…thinking we need to look and act a certain way to be accepted

 

…finding ourselves on the receiving end of criticism by parents, teachers, girlfriends, boyfriends, and spouses

 

The sad truth is that on any given day for each of us, we experience something that threatens to rip a little piece off that imaginary IALAC sign Mr. Rogers said we each have taped to our chest. In fact, given enough crap in your life, you might find that IALAC sign completely shredded to bits, leaving you feeling depressed, powerless, and hopeless.

 

 

You Can Get That IALAC Back!

 

The great thing about your IALAC sign is this: Even if you lose it, with some faith and work, you can get that IALAC back.

 

Want to know how?

 

First, remember everything is temporary.

So you’re having an awful time in life. It isn’t forever. It will pass. Whatever your hardships are…childbirth or divorce…they are temporary.

 

Do what you can to make it through. You HAVE to make it through. There are people depending on you to make it through.

 

The sun will shine tomorrow. You will laugh again. You will remember that you are lovable and capable.

 

Second, ditch the people who claw pieces off your IALAC sign.

Sometimes we are addicted to certain people in our lives even if they are bad for us. I have found myself mourning the loss of friends who did nothing but make me feel like caca about myself. They were unkind, demeaning and not really friends.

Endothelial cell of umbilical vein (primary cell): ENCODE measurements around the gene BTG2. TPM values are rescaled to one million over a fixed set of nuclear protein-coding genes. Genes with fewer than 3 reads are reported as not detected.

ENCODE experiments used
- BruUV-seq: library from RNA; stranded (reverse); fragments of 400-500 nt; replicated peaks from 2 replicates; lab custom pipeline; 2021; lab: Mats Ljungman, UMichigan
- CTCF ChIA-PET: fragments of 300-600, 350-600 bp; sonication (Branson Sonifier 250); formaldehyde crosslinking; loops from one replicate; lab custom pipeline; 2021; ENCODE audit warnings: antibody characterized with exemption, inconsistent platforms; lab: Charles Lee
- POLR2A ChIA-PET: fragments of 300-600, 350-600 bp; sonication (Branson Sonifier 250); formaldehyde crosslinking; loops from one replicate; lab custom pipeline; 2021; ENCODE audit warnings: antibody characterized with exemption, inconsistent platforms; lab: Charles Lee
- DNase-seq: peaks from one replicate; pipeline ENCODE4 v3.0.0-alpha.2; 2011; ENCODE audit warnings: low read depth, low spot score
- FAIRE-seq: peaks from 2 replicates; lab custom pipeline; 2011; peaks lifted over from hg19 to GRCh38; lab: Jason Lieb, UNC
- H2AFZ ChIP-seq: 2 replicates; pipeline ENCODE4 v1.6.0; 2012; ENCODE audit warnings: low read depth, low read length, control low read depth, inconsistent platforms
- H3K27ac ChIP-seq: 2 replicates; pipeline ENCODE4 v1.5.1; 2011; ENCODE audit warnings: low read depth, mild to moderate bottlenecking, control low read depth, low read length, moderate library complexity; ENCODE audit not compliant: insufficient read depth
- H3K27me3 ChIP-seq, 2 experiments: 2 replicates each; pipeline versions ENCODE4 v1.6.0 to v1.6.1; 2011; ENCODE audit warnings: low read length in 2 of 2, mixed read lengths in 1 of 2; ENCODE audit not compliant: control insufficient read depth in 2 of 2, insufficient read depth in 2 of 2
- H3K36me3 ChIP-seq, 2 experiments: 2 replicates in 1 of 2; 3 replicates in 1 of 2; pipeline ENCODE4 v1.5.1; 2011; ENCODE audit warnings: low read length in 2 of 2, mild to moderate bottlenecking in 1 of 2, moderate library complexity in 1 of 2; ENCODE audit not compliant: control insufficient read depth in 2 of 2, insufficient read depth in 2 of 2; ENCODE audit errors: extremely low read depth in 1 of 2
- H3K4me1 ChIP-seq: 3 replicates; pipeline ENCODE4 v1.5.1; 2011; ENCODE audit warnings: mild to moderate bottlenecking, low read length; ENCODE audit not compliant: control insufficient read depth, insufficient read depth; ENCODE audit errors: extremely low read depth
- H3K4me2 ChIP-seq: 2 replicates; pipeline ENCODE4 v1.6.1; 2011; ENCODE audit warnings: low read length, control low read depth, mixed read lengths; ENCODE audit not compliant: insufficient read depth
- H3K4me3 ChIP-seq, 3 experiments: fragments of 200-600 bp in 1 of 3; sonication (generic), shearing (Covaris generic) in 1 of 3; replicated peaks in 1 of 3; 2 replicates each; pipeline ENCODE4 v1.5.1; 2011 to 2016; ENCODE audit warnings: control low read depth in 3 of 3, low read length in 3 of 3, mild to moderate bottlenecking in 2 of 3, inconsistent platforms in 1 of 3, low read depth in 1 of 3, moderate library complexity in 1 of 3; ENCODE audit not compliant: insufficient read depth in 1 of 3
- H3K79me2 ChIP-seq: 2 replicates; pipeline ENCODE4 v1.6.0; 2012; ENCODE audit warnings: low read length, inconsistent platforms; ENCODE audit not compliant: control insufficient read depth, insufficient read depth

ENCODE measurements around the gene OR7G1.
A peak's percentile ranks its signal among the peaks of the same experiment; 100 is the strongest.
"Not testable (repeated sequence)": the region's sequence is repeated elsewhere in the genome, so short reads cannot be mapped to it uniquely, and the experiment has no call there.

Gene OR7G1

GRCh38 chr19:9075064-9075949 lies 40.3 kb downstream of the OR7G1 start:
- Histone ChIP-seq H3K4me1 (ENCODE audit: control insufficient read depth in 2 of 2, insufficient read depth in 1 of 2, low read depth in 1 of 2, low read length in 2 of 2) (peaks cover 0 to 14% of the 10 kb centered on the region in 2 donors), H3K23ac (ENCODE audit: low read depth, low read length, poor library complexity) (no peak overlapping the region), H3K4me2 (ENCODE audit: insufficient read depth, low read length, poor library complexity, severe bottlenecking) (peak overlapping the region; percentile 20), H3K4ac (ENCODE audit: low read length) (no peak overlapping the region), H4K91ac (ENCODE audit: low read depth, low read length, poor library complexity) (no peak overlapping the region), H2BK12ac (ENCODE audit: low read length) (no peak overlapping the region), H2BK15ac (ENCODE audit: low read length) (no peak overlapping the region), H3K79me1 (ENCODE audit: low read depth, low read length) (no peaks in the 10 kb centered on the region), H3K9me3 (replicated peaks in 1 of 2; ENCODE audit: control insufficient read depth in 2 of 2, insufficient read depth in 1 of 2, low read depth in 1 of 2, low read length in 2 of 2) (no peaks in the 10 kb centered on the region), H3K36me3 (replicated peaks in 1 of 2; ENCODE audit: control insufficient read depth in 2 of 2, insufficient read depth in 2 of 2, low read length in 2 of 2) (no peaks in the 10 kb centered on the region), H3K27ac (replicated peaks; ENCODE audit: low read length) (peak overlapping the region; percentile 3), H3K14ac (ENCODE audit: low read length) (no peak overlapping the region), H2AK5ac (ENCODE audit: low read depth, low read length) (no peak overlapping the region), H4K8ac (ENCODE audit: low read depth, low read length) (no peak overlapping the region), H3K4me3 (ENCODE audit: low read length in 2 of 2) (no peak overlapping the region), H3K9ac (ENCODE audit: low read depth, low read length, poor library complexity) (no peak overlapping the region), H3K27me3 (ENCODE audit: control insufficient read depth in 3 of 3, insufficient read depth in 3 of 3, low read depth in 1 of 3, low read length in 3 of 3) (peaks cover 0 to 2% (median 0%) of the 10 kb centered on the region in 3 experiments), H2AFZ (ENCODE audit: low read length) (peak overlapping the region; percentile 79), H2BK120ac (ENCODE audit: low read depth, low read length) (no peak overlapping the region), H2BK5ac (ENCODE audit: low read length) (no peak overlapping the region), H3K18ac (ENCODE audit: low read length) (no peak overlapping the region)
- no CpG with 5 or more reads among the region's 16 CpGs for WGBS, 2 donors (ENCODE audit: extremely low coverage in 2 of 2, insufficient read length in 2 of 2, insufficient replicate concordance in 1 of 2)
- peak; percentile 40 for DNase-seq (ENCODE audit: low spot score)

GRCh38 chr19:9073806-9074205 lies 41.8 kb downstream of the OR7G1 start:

It was hard to let go, but when I did, I found new friends who valued and loved me. They brought me Scotch tape so I could put my IALAC sign back together. They are my soul sisters and brothers even if I only see them once every several months or years. They know who they are.

 

Make room for some real friends. Get rid of the quack ones.

 

Third, fake it ‘til you make it.

This is a hard one, I know.

 

There was a time when every other thought going through my brain was about how I sucked at this or that or about how I wasn’t pretty or smart enough or about how I needed to be and do more. It’s weird… just like I was addicted to “mean girls,” I was also addicted to self-inflicted “mean thoughts.” I was always making myself miserable…ALL BY MYSELF.

 

One day, I decided to stop every bad thought as it came into my head. Whatever the thought was, I conjured up an opposite, good-feeling thought. I did this over and over and over and over.

 

Then, another day, I noticed that almost every thought that entered my mind was pretty positive. The thoughts about myself became predominantly “good.” And, you want to know the best part? I actually started believing those good things about myself.

 

I started believing things like “I am lovable and capable.”

 

And when I started believing those things about myself, my whole life changed.

 

Do you want to change your life?

 

Change your IALAC philosophy.

 

Because you, my friend, are lovable and capable.

 

Mr. Rogers said it, so it must be true.